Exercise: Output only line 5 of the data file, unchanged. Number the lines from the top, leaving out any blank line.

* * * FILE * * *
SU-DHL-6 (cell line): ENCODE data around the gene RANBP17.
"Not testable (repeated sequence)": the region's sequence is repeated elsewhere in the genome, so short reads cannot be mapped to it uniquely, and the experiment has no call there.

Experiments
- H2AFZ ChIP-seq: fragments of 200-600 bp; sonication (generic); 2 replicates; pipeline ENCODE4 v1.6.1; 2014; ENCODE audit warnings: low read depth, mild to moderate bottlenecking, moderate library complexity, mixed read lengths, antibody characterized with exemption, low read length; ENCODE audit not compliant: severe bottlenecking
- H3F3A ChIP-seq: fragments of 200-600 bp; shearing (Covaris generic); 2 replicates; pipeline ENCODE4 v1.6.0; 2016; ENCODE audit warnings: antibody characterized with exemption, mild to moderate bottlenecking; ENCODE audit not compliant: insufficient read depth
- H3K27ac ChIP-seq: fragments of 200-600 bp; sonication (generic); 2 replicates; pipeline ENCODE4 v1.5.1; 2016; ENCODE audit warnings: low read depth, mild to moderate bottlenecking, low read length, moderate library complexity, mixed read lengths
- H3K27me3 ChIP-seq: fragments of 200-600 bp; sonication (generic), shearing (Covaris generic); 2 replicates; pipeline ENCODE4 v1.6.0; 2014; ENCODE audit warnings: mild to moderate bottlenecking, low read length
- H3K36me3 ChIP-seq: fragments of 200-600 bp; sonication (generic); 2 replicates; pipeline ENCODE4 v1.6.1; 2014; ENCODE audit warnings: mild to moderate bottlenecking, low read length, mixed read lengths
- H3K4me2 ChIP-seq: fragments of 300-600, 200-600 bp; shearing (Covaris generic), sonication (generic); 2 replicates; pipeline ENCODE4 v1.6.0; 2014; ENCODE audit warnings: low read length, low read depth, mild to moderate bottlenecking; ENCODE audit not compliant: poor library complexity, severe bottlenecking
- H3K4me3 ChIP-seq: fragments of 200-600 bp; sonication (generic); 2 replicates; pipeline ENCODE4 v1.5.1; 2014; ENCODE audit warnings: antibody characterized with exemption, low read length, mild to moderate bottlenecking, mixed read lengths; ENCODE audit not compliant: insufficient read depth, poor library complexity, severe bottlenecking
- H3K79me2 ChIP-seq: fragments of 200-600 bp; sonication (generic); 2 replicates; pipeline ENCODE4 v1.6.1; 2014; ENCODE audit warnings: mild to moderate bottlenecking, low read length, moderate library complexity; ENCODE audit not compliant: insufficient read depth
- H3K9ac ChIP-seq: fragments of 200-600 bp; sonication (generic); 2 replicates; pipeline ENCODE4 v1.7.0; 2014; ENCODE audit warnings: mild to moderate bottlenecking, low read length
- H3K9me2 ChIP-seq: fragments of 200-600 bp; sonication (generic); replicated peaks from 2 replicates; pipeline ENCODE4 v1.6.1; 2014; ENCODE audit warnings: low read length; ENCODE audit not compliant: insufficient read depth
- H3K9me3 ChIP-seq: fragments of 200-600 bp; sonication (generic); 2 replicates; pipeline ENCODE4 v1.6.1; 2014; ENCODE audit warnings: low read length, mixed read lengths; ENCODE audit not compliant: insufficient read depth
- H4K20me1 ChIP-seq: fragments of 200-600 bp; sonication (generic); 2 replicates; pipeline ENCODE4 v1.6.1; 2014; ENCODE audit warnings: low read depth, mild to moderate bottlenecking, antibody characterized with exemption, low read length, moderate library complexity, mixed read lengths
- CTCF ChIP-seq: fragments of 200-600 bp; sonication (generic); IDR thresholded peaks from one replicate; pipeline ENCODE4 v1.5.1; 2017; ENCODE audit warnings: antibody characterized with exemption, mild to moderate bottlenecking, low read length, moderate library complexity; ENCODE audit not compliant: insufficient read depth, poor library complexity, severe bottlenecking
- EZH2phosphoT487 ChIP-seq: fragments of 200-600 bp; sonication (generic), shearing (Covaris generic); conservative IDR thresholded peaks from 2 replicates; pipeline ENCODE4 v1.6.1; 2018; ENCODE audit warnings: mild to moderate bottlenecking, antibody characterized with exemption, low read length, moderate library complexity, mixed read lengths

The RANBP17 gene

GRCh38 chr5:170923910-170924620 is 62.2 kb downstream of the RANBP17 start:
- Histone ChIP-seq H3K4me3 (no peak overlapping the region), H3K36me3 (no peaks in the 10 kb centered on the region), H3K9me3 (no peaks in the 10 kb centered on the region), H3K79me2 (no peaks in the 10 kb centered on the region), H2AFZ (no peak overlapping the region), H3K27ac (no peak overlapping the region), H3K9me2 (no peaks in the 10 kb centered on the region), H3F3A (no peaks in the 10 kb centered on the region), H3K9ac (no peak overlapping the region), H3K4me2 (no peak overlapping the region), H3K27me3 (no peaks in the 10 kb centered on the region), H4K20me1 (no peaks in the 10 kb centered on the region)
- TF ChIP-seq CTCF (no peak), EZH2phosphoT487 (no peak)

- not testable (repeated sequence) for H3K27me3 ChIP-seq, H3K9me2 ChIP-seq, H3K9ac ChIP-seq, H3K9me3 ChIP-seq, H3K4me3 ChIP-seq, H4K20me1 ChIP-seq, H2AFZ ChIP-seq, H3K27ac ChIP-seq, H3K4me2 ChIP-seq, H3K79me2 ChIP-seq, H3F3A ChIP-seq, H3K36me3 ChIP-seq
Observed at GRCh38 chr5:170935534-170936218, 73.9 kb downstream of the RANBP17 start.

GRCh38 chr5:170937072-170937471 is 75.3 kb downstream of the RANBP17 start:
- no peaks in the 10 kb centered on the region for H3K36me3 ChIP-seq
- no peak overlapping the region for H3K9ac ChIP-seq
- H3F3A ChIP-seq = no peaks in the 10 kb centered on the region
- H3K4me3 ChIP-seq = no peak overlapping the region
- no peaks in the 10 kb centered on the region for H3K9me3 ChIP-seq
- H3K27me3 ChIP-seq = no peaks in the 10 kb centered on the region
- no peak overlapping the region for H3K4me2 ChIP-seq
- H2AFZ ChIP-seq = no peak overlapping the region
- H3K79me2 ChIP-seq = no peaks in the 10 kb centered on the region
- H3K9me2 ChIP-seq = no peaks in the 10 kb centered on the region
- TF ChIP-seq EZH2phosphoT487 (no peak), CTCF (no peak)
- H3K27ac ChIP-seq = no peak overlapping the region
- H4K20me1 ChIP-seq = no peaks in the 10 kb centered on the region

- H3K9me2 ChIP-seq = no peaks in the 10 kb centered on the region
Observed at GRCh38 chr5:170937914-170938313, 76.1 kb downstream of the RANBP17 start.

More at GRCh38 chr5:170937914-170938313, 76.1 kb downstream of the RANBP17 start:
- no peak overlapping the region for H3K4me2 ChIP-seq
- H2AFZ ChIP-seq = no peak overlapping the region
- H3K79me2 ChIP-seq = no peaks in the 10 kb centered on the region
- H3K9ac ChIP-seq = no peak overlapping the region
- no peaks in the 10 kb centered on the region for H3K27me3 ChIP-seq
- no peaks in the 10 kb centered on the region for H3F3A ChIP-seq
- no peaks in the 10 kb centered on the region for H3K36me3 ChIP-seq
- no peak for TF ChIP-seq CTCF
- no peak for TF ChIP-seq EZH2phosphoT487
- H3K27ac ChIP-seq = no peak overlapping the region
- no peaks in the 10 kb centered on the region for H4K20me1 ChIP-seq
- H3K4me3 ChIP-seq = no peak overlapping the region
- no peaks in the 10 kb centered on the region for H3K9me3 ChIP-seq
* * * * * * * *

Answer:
- H3F3A ChIP-seq: fragments of 200-600 bp; shearing (Covaris generic); 2 replicates; pipeline ENCODE4 v1.6.0; 2016; ENCODE audit warnings: antibody characterized with exemption, mild to moderate bottlenecking; ENCODE audit not compliant: insufficient read depth